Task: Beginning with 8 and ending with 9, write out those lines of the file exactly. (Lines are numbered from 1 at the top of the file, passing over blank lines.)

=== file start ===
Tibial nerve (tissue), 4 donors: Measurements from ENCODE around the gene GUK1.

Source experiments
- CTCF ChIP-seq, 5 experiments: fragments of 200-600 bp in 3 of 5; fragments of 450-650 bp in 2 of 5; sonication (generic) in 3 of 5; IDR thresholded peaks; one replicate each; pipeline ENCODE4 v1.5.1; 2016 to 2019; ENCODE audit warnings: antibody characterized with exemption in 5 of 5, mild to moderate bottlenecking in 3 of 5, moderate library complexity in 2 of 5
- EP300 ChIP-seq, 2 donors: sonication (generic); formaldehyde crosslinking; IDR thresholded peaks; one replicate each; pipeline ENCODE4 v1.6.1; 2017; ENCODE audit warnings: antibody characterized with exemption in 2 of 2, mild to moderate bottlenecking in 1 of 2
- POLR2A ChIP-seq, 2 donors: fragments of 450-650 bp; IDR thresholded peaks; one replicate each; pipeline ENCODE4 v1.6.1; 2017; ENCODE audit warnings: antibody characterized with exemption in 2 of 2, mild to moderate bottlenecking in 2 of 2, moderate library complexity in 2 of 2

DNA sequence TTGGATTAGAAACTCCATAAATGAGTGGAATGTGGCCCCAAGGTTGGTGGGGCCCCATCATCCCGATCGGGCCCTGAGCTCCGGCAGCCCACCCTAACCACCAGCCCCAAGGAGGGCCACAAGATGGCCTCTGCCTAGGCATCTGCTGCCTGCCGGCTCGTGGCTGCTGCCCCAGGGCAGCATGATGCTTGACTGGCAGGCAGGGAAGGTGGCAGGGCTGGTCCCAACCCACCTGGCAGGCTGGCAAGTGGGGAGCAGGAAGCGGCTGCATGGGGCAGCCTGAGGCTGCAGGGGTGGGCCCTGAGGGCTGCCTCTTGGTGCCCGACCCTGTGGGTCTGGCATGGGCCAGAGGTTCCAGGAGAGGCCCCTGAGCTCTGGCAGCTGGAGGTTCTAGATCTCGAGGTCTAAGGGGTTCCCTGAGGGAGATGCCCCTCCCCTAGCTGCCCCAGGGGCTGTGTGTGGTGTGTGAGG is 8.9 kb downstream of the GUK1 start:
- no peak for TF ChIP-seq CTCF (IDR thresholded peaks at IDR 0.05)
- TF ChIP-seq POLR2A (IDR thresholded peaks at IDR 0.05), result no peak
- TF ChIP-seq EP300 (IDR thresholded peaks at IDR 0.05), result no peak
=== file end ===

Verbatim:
- TF ChIP-seq POLR2A (IDR thresholded peaks at IDR 0.05), result no peak
- TF ChIP-seq EP300 (IDR thresholded peaks at IDR 0.05), result no peak